Following the off-exchange incubation, the receptor-ligand complex of each aliquot is dissociated under conditions of slowed hydrogen exchange, the desired binding member recovered and the quantities and locations of heavy hydrogen labels within the amino acid sequence of the member determined for the various off-exchange intervals as described above. Again, suitable conditions for carrying out the off-exchange and optimal steps that can be used in conjunction with the methods are provided in U.S. Pat. No. 5,658,739, application Ser. No. 08/919,187, now issued as U.S. Pat. No. 6,291,189 B1, Sep. 18, 2001 and/or WO 97/41436, supra, and are incorporated herein by reference.
Once the exchange rates for each libable hydrogen of the binding member of interest have been obtained in both the bound and unbound states, the hot-spot residue for that particular member are identified according to Equation (II), supra. Those amino acids whose labile hydrogen has a ΔΔG that constitutes at least 10-20% of the overall free energy of binding of the complex are the hot-spot residues for that particular binding member.
While the “protection factors” for each residue of the binding member of interest can be determined according to the methods described above, in preferred embodiments the residues which constitute the binding surfaces of the member are first identified, preferably under native buffer conditions, and the protection factors of only those identified binding surface residues determined in order to identify the hot-spot residues. According to this preferred embodiment, the amino acid residues which constitute the binding surface of the member can be identified according to any available methods, including the methods described in U.S. Pat. No. 5,658,739, application Ser. No. 08/919,187, now issued as U.S. Pat. No. 6,291,189 B1, Sep. 18, 2001 and/or WO 97/41436; the methods of Clackson & Wells, 1995, supra, or from three-dimensional structural information for the receptor-ligand co-complex (where available).
In one convenient embodiment, the binding surface residues of the member are identified using the hydrogen exchange technique described in U.S. Pat. No. 5,658,739. During this process, a functionally-labeled member bearing heavy hydrogen labels only at residues which constitute the binding surface is generated, the functionally-labeled member is fragmented and the labeled fragments identified and isolated. Thus, by virtue of mapping the binding surface according to this method, conditions are obtained whereby fragments bearing labile hydrogens that reside within the binding surface of the member can be generated and isolated. Fragmenting the on-exchanged or off-exchanged members obtained with the methods of the invention under these same fragmentation conditions followed by purification under the previously-identified isolation condition permits only fragments bearing binding surface labile hydrogens to be selectively isolated and analyzed for labeled content.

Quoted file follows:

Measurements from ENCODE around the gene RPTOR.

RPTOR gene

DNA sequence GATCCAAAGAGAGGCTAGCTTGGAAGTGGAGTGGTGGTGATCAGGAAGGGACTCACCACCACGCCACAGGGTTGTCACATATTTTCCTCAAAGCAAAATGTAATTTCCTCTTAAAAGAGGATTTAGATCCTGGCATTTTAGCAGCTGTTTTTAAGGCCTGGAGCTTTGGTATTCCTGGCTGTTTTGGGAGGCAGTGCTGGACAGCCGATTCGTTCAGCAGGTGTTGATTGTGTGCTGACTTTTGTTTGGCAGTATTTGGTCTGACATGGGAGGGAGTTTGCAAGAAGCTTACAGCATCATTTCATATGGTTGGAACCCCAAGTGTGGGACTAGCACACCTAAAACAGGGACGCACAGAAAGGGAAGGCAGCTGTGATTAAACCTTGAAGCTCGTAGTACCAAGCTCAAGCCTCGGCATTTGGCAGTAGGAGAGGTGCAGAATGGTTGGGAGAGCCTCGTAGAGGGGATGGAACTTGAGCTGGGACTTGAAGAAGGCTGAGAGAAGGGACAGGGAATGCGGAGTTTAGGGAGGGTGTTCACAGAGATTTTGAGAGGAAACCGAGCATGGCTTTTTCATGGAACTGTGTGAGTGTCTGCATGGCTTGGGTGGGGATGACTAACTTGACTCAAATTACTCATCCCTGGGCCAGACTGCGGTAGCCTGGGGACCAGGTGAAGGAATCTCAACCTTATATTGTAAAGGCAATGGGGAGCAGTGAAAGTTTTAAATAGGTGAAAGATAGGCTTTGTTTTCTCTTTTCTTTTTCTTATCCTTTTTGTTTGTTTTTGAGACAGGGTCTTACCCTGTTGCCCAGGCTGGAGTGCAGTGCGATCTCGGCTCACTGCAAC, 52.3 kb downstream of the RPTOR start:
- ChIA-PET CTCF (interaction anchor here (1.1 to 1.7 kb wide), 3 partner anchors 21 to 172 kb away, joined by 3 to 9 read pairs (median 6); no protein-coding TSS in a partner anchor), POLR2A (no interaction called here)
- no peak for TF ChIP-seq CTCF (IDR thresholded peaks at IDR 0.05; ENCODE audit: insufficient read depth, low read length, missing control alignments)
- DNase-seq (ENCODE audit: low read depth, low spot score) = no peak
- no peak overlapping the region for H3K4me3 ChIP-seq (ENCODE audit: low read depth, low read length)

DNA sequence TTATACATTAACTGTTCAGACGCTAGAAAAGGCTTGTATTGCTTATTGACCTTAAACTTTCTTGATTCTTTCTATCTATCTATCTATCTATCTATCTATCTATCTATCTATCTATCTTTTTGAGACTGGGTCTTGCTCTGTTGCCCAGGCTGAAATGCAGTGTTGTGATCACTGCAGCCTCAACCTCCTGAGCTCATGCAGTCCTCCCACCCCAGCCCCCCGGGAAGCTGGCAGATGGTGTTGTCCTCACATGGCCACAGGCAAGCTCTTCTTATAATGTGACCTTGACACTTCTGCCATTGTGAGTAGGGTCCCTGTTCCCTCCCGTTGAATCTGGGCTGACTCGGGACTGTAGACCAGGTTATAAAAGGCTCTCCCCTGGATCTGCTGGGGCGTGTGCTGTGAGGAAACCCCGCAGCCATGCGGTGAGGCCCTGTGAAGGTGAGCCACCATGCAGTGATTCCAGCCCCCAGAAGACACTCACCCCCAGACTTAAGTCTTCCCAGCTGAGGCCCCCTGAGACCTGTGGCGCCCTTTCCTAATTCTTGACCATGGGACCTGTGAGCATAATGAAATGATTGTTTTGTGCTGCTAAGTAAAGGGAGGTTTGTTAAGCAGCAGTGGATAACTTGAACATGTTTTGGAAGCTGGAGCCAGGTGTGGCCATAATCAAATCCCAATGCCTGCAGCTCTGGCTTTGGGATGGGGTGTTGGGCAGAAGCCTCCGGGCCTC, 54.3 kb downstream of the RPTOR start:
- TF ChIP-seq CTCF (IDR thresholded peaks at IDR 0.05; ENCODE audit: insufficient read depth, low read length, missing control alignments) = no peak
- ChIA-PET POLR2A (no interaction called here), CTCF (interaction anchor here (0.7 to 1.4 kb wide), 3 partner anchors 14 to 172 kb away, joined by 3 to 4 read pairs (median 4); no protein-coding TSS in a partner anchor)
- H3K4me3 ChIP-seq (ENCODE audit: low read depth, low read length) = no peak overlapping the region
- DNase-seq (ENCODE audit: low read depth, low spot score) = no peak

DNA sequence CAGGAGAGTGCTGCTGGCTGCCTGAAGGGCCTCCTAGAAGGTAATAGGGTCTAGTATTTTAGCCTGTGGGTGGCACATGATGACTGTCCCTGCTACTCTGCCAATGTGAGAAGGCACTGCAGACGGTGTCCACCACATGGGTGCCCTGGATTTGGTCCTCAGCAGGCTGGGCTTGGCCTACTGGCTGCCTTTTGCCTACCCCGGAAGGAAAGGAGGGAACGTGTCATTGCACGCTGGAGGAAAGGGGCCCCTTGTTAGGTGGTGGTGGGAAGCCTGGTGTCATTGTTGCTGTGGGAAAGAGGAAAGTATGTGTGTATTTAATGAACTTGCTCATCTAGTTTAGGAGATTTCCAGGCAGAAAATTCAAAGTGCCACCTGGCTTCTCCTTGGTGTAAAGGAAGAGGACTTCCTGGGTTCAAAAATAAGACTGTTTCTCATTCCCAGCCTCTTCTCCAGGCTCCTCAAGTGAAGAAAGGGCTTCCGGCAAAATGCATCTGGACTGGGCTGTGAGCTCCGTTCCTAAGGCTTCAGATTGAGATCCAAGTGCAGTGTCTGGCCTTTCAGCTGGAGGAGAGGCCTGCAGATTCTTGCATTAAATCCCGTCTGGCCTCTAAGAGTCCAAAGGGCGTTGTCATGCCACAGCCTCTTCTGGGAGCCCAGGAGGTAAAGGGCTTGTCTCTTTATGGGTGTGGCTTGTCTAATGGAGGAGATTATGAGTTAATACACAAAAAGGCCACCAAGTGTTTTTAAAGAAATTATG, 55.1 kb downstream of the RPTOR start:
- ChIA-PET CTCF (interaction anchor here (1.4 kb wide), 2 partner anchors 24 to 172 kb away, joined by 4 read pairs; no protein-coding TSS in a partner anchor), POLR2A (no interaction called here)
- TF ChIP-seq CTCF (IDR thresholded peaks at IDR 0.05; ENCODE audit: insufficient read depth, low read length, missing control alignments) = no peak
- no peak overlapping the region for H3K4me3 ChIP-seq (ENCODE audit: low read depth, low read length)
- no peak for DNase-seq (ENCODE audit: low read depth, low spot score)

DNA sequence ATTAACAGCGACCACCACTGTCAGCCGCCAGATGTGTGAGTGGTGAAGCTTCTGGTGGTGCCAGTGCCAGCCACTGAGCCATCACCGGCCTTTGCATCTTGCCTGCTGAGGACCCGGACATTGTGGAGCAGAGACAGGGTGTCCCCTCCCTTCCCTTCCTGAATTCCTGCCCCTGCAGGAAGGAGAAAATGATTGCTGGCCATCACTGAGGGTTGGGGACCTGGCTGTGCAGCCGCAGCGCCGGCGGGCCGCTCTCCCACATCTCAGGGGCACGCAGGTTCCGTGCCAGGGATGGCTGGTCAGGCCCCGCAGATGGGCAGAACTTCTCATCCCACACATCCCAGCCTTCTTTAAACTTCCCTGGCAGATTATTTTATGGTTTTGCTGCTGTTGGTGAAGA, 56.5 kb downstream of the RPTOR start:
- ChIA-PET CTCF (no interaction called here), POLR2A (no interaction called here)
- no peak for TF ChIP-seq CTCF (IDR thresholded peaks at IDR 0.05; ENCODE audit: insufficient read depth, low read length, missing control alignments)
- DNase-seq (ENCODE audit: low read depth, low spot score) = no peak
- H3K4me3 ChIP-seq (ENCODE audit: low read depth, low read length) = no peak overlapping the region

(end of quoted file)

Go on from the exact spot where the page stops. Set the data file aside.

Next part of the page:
Alternatively, if three-dimensional or other structure-function information is available that identifies which residues constitute the binding surface for the member or co-complex, conditions for selectively isolating fragments which bear these residues can be determined, and then only these fragments from the off-exchanged member are isolated and analyzed for label content.
If the receptor-ligand complex can be dissociated without disrupting the native structure of the binding member of interest, a functionally labeled member can be obtained as described in U.S. Pat. No. 5,658,739 and the exchange rates of the functionally labeled labile hydrogens in the unbound state obtained. The functionally-labeled complex is first dissociated under conditions of slowed hydrogen exchange, the desired binding member isolated, and the labile hydrogen exchange rates of the functionally-labeled labile hydrogens determined as previously described. For measurement of functionally labeled labile hydrogen exchange rates in the bound state, the functionally labeled co-complex is analyzed as previously described without first dissociating the complex.
Other methods for measuring protection factors of only those labile hydrogens which reside within the binding surface of the member which can be used in conjunction with the methods of the invention will be apparent to those of skill in the art.
4.3.2 Preferred Method of Obtaining Amide Exchange Protection Factors